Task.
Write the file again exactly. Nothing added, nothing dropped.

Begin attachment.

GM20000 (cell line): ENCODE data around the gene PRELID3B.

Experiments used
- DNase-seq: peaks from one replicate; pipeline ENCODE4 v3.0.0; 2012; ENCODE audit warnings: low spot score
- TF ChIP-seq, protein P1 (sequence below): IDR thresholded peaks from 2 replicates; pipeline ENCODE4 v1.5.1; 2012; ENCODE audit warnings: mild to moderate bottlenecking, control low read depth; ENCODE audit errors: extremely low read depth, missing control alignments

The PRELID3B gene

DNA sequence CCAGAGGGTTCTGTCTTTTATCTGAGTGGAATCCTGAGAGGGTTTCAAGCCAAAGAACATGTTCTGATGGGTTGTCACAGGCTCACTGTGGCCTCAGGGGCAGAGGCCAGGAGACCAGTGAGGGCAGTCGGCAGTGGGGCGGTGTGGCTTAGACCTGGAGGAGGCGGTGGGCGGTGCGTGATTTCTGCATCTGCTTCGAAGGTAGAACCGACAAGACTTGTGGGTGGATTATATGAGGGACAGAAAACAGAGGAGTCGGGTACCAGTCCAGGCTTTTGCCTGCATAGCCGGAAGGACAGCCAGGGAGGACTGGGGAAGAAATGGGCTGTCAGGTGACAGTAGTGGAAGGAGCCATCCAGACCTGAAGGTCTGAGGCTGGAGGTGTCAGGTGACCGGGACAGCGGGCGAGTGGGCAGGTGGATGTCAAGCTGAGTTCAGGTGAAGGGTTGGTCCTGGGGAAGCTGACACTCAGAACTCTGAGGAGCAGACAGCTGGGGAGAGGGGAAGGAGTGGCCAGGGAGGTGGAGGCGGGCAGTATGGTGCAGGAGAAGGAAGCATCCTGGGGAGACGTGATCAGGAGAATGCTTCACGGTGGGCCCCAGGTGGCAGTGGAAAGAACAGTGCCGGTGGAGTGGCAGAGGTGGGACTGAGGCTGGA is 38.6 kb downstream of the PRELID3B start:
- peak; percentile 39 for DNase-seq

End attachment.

GM20000 (cell line): ENCODE data around the gene PRELID3B.

Experiments used
- DNase-seq: peaks from one replicate; pipeline ENCODE4 v3.0.0; 2012; ENCODE audit warnings: low spot score
- TF ChIP-seq, protein P1 (sequence below): IDR thresholded peaks from 2 replicates; pipeline ENCODE4 v1.5.1; 2012; ENCODE audit warnings: mild to moderate bottlenecking, control low read depth; ENCODE audit errors: extremely low read depth, missing control alignments

The PRELID3B gene

DNA sequence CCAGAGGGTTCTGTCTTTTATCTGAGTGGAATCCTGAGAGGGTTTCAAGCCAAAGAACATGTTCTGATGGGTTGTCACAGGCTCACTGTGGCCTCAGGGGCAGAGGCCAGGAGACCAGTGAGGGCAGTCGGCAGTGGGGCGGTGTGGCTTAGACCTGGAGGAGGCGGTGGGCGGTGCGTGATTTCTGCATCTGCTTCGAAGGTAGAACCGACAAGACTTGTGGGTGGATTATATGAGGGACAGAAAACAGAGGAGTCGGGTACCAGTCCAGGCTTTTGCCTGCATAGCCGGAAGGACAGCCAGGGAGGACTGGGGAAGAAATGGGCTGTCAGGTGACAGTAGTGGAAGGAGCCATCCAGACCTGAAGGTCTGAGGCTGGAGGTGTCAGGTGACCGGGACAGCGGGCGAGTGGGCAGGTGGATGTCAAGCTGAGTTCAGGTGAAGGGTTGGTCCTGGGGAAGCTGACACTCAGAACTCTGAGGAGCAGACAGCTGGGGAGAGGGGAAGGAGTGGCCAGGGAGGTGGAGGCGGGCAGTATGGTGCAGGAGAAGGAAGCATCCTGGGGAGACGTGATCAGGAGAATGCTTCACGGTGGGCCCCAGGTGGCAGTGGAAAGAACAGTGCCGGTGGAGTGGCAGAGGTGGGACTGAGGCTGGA is 38.6 kb downstream of the PRELID3B start:
- peak; percentile 39 for DNase-seq